The scorching pandemic-era US housing market is on the verge of a “coast to coast” price correction as the Federal Reserve hikes interest rates, a prominent economist warned this week.
Mark Zandi, chief economist at Moody’s Analytics, said his firm expects home prices to sink in key competitive markets that are the most “juiced” or overvalued. The projected price drops coincide with a massive surge in mortgage loan rates that have sapped the buying power of prospective homeowners.
The downturn will likely impact the cities of Phoenix and Tucson in Arizona as well as North and South Carolina and parts of Florida, according to the firm’s analysis. One key city set to be affected is Boise, Idaho, which Moody’s has identified as “the most overvalued market in the country.”
Zandi warned of the looming correction in the real estate market while speaking at a bipartisan housing policy summit in Washington DC, according to Bloomberg.
Cheap mortgage rates, a lack of housing inventory and surging interest during COVID-19 lockdowns drove a steep spike in home prices over the last few years — a trend that is expected to slow as the Fed tightens policy and mortgages approach 6%.
While the Fed’s benchmark interest rate does not have a direct impact on mortgages, all forms of credit and borrowing are becoming more expensive on the expectation of tightened fiscal conditions. The central bank is sharply increasing rates in an effort to combat inflation that has reached its highest level in decades.
Rising interest rates “have already caused the housing market to slow down,” Lending Tree senior economist Jacob Channel told The Post.
“Fewer people are getting mortgages, homes are sitting on the market for longer and some sellers are cutting prices,” Channel said.
“With that said, we’re coming off a period of time through 2020 and 2021 where the housing market was extremely hot, so this current “correction” is neither unexpected nor necessarily a bad thing – especially as it will give some buyers a bit more breathing room when they’re housing hunting,” Channel added.
The 30-year fixed-loan mortgage rate hit 5.81% this week, up from just 3.02% the same week one year ago, according to Freddie Mac data.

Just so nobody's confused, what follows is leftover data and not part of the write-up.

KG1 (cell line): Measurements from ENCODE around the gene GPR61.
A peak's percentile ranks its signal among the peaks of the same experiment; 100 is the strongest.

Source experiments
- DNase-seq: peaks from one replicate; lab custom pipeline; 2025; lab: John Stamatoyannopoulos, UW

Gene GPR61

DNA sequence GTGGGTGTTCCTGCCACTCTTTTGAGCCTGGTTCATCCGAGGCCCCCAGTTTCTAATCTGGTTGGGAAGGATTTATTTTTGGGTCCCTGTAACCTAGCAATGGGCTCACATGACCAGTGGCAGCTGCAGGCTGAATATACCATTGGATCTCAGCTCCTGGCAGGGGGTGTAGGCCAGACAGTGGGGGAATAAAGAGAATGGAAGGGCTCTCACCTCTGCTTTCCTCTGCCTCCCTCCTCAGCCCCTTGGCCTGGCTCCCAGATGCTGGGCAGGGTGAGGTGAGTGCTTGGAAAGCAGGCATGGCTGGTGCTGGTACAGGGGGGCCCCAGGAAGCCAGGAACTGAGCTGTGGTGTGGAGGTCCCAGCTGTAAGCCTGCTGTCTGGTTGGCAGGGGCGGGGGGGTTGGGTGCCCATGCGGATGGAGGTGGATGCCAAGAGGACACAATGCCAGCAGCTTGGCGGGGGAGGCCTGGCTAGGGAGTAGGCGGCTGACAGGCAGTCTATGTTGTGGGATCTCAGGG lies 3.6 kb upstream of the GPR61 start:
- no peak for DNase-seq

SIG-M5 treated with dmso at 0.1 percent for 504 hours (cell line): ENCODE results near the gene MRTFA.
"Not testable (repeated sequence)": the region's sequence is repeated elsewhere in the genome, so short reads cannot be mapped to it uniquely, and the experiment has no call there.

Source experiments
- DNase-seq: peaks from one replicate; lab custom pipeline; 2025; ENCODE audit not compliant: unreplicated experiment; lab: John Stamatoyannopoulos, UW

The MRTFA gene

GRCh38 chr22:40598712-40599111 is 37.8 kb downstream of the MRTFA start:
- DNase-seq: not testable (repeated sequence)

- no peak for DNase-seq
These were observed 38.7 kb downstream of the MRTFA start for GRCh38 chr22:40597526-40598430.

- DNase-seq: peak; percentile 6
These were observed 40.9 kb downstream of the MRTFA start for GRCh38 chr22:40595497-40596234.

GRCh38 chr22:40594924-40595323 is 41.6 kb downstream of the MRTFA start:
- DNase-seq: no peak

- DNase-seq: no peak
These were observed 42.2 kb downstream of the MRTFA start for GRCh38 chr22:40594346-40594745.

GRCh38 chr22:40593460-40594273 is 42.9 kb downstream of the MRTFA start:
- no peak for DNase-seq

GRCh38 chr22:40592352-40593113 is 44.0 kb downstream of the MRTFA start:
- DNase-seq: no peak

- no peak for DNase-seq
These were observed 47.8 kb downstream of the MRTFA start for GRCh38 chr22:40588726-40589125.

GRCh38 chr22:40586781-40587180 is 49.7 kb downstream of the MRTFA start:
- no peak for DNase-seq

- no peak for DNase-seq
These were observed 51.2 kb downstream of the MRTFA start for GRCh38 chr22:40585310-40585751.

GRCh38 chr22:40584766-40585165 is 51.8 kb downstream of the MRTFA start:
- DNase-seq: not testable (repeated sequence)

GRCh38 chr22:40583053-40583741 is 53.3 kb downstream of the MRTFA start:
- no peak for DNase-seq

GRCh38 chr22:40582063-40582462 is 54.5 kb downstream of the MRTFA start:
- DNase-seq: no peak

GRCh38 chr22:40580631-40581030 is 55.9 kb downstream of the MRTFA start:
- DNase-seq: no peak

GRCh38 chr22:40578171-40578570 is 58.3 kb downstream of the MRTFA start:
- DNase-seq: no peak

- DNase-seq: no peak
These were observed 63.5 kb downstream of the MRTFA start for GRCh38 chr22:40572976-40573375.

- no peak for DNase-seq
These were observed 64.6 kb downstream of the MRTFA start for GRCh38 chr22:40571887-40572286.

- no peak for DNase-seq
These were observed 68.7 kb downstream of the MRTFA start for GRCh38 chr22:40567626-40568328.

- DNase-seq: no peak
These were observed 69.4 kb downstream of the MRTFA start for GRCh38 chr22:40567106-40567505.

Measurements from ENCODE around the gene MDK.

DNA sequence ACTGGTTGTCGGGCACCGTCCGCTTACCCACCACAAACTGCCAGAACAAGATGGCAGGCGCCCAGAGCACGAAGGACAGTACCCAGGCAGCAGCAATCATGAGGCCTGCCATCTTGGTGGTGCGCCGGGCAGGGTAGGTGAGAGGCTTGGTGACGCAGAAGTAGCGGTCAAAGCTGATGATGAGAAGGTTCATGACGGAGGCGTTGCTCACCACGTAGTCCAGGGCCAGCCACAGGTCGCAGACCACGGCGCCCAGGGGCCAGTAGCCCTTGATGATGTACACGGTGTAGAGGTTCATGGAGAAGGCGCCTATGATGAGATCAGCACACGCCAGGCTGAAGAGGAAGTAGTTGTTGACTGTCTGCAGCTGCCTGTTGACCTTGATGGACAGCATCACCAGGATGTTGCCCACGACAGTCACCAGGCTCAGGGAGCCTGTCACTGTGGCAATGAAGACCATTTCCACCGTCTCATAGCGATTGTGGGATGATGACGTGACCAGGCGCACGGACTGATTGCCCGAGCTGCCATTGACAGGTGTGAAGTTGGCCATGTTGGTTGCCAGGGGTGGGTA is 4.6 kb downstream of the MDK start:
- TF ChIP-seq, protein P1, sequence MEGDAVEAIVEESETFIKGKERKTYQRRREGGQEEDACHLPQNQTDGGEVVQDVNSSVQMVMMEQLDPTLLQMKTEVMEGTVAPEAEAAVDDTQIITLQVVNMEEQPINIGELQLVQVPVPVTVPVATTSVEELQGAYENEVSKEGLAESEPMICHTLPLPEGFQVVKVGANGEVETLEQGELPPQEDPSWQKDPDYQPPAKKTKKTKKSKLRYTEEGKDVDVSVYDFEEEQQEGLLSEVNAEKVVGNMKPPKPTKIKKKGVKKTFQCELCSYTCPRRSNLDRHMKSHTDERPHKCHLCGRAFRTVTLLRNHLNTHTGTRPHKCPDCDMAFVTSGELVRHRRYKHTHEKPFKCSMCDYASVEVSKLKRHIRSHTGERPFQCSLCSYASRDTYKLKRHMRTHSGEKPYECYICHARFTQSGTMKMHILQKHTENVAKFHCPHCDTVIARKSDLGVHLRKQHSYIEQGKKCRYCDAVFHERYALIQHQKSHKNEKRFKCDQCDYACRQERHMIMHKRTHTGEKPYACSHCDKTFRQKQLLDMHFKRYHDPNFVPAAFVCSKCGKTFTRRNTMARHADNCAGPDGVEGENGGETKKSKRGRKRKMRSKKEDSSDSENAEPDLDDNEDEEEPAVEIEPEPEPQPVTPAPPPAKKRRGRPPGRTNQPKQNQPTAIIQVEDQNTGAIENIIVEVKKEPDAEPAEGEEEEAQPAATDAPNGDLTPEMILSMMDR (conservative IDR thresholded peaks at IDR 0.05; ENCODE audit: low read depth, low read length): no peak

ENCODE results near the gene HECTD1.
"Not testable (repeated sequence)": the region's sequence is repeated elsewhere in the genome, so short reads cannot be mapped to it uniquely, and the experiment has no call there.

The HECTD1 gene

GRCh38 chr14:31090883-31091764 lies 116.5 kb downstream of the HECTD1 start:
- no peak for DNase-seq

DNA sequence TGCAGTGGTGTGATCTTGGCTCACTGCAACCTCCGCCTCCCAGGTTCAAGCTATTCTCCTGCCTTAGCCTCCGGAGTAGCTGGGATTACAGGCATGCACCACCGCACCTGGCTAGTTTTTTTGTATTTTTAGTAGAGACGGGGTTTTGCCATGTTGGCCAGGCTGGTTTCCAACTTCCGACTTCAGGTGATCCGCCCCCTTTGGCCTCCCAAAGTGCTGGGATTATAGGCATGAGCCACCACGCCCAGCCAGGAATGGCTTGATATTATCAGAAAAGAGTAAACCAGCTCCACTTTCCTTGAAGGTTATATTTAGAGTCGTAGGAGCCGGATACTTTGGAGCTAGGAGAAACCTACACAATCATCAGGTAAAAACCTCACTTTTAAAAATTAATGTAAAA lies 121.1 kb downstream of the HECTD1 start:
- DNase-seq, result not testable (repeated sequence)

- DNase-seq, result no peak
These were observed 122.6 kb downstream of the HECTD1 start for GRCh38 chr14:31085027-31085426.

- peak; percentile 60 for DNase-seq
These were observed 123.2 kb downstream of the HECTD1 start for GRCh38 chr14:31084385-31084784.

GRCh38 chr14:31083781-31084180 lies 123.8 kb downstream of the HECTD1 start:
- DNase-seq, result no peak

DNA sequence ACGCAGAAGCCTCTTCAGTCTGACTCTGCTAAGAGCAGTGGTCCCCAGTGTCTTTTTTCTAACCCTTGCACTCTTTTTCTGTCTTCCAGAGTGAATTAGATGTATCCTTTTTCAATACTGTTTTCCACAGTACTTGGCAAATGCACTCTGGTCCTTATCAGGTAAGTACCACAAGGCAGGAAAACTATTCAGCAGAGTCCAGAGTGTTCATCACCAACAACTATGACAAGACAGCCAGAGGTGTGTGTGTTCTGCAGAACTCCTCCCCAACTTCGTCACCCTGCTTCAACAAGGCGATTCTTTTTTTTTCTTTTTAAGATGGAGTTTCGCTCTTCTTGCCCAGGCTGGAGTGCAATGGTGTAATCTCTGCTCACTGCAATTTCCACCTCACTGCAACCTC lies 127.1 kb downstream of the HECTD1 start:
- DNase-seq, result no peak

As mortgage rates rise, demand for loan applications among prospective buyers or homeowners looking refinance has hit a 22-year low.
So far, the rising rates have yet to reflect a major impact on prices.
The National Association of Realtors said the median existing-home sales price was $407,600 in May, up 14.8% from one year ago. However, existing home sales declined by 3.4% for the month — a sign of abating demand.
Larry Botel, a senior real estate advisor at Solomon Partners, said a housing correction is inevitable and “has already started to happen.”
“Your average home buyer cannot afford to pay the same amount as they could so prices need to adjust,” Botel said. “The same math will also continue to benefit the rental market as it will continue to be an option for price conscious homebuyer.”
A drop in housing prices would align with the Fed’s plan to bring down prices. Shortly after the Fed hiked its benchmark interest rate by three-quarters of a percentage point for the first time since 1994, Fed Chair Jerome Powell acknowledged the rapid changes in the housing market.
“I’d say if you are a homebuyer, somebody or a young person looking to buy a home, you need a bit of a reset,” Powell said. “We need to get back to a place where supply and demand are back together and where inflation is down low again, and mortgage rates are low again.”
While a price decline in key markets is likely, Zandi downplayed the possibility of a sweeping crash in housing on par with what transpired during the subprime mortgage crisis of 2008 – when risky lending practices led to a collapse in the market. The price drops are expected to be relatively low.
Zandi noted that available inventory is still historically tight, with housing vacancies are at all-time lows this time around rather than the all-time highs posted during the last crash. Mortgage lending is also far more stable than it was a decade ago.
“I just don’t see the the kind of mortgage defaults and distressed sales that would be necessary for big declines in housing values. That’s when you get crashes, when you have lots of foreclosures and a lot of distressed sales,” Zandi says. “That’s just not going to happen.”